From the respondents, 16.8% would object to association with PWE, 44.8% would not allow marriage with PWE, 64% would offer equal employment to PWE while 55.8% students think that there are jobs that PWE can’t do. On the other hand, 51.6% and 53% of students think epilepsy is contagious and curable, respectively; while 28.6% students believe epilepsy is a form of insanity. Table 3 gives a summary of how demographic variables relate with understanding and attitudes with respect to epilepsy. Muslims were more likely to object to marriage with PWE compared to Christians (P<0.05); likewise, females were more likely to object association with PWE (P<0.05). None of the variable studied seemed to influence the attitudes that there are some types of jobs not suitable for PWE. Students in the age range of 20 to 30 years (P<0.05) believed that PWE should be employed in jobs like other people compared to the age group 14 to19. In similar fashion, female students believed that epilepsy is a form of insanity compared to male students (P<0.05). Significantly, private school students were more likely to think that epilepsy is contagious (P<0.0001) than government school students. Moreover, younger students (P<0.01), those of higher level, private school and male students were most likely to agree that epilepsy is curable (P<0.05).

Knowledge and practices with respect to epilepsy

Concerning the understanding of and practice toward epilepsy (Table 4), most participants mentioned more than one cause, manifestation, or treatment. About 55.8% of students thought that epilepsy is a brain disease. Evil spirit (33.24%), blood disorder (31%), birth defect (25.50%), heredity (23.60%) and punishment for wrong doing (17.6%) were the most cited causes. For those who considered epilepsy to be contagious, the main methods of transmission identified were: physical contact (45.88%), saliva (14.56%), waste gas (12.64%), blood and sexual intercourse (11.30%). Concerning the manifestation of an epileptic attack, most respondents mention ‘‘foams from mouth” (69.20%), convulsions (63.46%), change in behavior (19%) and ‘‘screaming” (17.86%). As first aid for a person having seizures, 81.90% of the students would provide match stick smoke while 59%, 27.20%, 22.80% 14% and 11.30% would take them to safe place, force some medicine down the patients throat, put a spoon or cloth in the patients mouth, hold or tie them down and put their head in a toilet hole, respectively (Table 4). Most striking, 70.33% of participants would recommend that PWE to use Holy water; and up to 64.01% would prefer medical doctor for management of epilepsy. Traditional healers (44.78%), prayers (32.14%), and witchdoctors (18.41%) were also recommended.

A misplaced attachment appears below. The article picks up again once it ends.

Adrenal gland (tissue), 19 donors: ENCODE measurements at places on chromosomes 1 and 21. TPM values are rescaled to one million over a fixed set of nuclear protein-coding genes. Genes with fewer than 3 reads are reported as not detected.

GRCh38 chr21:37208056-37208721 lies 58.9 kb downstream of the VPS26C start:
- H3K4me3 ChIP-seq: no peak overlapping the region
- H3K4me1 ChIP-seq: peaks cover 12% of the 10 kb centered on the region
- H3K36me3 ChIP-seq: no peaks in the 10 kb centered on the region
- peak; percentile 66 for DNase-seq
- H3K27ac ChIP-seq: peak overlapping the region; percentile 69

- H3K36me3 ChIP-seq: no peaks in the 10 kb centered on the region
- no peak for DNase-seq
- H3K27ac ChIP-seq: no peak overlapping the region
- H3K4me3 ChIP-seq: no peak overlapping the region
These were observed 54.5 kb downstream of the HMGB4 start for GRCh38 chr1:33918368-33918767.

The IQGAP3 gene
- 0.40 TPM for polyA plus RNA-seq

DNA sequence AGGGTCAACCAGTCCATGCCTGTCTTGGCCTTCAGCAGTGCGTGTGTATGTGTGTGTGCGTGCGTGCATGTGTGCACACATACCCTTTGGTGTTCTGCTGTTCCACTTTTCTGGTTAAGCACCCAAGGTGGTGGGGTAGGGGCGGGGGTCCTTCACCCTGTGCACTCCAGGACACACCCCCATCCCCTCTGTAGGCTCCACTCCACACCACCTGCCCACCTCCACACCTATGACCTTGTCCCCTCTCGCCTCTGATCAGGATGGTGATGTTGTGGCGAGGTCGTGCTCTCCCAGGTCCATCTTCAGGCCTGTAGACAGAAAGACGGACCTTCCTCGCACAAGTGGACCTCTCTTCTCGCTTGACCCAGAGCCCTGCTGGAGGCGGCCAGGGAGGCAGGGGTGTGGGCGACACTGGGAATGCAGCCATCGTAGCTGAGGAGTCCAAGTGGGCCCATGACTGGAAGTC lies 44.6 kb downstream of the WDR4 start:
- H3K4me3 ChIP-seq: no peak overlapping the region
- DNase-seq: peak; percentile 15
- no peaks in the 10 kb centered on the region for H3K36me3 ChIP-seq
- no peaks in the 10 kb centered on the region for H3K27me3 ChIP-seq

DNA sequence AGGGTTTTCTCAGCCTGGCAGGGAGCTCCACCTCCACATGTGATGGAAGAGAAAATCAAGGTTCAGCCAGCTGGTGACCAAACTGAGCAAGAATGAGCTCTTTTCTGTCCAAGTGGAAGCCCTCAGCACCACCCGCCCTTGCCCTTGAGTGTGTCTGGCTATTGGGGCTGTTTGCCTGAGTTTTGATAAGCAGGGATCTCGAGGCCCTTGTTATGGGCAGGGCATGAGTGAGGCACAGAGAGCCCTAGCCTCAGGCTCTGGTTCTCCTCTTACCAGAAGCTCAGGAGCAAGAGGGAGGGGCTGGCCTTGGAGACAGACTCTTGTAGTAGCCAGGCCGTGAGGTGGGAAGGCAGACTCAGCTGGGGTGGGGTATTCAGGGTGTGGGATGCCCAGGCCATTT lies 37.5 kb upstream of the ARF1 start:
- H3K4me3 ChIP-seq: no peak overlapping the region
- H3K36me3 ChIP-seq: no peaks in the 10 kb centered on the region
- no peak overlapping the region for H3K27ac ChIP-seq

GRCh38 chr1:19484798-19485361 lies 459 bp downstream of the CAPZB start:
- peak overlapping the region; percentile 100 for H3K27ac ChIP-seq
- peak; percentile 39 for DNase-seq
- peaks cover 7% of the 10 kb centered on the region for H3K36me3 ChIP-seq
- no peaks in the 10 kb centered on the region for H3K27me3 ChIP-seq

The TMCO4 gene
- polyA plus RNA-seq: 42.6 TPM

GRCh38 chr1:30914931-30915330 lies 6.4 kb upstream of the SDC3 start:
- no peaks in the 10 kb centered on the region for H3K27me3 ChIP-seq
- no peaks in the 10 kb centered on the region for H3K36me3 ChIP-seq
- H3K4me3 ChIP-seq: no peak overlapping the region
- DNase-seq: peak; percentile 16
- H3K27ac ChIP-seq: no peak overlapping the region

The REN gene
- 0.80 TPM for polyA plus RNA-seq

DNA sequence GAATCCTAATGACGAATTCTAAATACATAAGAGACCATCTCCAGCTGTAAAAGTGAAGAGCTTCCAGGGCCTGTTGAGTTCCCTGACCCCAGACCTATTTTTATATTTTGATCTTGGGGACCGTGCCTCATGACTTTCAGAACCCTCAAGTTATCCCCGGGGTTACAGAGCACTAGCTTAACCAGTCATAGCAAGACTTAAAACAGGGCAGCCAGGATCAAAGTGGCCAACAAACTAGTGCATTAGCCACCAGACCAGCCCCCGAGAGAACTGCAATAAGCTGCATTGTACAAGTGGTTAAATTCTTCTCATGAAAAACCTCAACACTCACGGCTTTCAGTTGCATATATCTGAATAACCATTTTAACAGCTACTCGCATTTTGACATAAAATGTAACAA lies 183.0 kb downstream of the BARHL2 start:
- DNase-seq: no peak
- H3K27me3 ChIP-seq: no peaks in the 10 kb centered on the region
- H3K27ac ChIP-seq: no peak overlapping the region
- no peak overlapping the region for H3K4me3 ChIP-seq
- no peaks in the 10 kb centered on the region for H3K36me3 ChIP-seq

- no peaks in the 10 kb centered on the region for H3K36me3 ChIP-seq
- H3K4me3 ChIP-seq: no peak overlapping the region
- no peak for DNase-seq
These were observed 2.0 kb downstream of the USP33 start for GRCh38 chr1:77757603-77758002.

In Ethiopia, few studies do suggest that epilepsy is a major problem within the country [5,17]. Children with epilepsy not only have to cope with the complex demands of a chronic illness, but also have to deal with social stigma and prejudice in physical activities and education [15]. Despite this, psychosocial studies on people with epilepsy are few or nonexistent and this study is the first that to assess knowledge, attitude and practice toward epilepsy in preparatory school students within the region.